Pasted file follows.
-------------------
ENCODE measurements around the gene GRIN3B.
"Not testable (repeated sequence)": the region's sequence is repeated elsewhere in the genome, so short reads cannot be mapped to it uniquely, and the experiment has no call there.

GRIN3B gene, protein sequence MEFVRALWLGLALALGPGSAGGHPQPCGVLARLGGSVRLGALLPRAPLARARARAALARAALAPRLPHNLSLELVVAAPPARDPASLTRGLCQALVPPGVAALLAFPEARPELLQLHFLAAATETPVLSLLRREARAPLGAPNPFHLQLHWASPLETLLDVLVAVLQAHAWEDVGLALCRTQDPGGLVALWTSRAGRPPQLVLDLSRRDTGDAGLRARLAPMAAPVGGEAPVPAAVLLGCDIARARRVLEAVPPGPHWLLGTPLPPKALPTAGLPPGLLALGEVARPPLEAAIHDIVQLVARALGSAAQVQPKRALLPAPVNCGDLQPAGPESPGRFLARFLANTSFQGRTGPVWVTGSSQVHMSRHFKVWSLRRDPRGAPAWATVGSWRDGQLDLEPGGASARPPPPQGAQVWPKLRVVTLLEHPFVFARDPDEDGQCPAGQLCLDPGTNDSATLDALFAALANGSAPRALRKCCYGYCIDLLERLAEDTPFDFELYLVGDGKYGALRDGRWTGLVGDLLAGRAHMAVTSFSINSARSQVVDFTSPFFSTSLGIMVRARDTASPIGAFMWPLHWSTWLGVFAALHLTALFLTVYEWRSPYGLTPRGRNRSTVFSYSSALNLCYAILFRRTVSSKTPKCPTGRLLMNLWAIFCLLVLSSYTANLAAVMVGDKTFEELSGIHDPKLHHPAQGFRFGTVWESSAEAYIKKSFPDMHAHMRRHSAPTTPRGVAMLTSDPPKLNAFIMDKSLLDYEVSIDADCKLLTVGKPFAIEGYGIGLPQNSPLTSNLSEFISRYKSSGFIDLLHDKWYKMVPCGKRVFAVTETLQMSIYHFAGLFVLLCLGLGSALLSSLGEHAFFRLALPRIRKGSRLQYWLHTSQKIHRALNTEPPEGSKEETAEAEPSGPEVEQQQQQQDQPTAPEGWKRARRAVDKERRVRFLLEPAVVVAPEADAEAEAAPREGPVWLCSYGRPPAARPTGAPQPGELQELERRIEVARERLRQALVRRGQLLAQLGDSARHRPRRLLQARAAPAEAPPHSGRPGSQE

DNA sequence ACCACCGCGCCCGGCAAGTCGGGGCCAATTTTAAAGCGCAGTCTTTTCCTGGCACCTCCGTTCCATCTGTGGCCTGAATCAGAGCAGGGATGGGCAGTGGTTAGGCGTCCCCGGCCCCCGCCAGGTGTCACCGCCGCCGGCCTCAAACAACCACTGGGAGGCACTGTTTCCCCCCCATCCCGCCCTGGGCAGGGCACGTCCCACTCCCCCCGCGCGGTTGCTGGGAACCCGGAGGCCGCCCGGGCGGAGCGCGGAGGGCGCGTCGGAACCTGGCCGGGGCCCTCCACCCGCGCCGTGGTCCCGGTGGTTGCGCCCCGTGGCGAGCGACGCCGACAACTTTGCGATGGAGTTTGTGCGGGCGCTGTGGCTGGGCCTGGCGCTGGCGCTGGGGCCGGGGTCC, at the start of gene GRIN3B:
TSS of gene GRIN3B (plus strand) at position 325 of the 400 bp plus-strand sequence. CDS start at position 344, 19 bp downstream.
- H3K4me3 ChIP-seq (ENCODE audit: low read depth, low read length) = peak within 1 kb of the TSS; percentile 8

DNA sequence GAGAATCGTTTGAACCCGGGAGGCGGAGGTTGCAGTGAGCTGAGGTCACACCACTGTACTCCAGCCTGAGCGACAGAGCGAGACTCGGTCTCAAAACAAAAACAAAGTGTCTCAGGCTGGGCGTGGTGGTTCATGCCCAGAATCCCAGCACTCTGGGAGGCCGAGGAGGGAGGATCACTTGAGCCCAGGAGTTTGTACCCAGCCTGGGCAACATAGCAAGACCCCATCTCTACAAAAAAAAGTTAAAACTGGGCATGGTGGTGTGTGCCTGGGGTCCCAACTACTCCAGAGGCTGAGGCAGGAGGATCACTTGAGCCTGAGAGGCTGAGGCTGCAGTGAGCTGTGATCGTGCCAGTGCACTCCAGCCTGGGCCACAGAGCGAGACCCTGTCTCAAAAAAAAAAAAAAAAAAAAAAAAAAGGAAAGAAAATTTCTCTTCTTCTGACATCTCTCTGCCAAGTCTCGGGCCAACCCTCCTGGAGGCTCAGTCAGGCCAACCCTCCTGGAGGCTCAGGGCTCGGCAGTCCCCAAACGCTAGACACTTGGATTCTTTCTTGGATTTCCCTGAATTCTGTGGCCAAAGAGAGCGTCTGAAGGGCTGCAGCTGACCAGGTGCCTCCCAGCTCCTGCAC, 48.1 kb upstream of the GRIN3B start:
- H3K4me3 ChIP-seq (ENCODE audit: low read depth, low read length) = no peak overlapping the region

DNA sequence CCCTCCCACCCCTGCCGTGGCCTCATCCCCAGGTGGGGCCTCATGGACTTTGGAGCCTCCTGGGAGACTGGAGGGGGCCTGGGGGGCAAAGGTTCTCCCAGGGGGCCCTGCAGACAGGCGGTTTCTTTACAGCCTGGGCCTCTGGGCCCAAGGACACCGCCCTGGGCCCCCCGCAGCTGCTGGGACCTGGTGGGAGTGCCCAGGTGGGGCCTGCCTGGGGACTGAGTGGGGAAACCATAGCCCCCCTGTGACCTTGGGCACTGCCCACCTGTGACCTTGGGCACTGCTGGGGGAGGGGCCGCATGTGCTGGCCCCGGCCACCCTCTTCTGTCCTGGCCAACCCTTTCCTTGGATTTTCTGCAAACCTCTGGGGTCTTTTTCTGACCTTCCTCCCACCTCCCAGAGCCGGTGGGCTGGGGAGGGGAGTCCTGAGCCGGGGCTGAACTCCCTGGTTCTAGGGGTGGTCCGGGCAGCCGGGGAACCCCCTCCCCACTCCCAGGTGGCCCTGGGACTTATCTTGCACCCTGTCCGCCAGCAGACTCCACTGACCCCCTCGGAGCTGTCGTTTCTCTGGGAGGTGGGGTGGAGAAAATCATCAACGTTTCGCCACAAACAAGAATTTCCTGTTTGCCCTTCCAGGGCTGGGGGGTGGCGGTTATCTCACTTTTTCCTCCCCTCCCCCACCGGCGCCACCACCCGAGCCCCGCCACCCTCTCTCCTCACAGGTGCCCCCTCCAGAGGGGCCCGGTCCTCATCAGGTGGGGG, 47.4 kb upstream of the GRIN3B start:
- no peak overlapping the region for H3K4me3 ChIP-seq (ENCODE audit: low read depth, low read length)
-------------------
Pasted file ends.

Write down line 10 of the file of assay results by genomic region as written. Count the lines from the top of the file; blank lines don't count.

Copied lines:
- no peak overlapping the region for H3K4me3 ChIP-seq (ENCODE audit: low read depth, low read length)